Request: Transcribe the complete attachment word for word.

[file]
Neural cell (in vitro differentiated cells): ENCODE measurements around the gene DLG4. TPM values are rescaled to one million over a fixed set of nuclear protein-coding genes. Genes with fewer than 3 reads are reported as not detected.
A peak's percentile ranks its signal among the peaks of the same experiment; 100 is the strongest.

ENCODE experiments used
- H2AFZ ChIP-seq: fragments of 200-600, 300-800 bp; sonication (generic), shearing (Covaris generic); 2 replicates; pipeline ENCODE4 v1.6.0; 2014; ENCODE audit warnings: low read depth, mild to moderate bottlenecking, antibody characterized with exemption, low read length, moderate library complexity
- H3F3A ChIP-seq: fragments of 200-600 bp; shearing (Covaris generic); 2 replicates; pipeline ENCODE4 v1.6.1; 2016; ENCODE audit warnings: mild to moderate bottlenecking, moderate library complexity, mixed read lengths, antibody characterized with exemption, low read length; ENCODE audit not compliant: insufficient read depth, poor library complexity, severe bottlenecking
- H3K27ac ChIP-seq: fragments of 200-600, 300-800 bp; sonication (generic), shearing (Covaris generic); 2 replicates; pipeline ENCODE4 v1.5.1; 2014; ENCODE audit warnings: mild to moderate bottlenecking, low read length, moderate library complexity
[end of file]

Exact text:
Neural cell (in vitro differentiated cells): ENCODE measurements around the gene DLG4. TPM values are rescaled to one million over a fixed set of nuclear protein-coding genes. Genes with fewer than 3 reads are reported as not detected.
A peak's percentile ranks its signal among the peaks of the same experiment; 100 is the strongest.

ENCODE experiments used
- H2AFZ ChIP-seq: fragments of 200-600, 300-800 bp; sonication (generic), shearing (Covaris generic); 2 replicates; pipeline ENCODE4 v1.6.0; 2014; ENCODE audit warnings: low read depth, mild to moderate bottlenecking, antibody characterized with exemption, low read length, moderate library complexity
- H3F3A ChIP-seq: fragments of 200-600 bp; shearing (Covaris generic); 2 replicates; pipeline ENCODE4 v1.6.1; 2016; ENCODE audit warnings: mild to moderate bottlenecking, moderate library complexity, mixed read lengths, antibody characterized with exemption, low read length; ENCODE audit not compliant: insufficient read depth, poor library complexity, severe bottlenecking
- H3K27ac ChIP-seq: fragments of 200-600, 300-800 bp; sonication (generic), shearing (Covaris generic); 2 replicates; pipeline ENCODE4 v1.5.1; 2014; ENCODE audit warnings: mild to moderate bottlenecking, low read length, moderate library complexity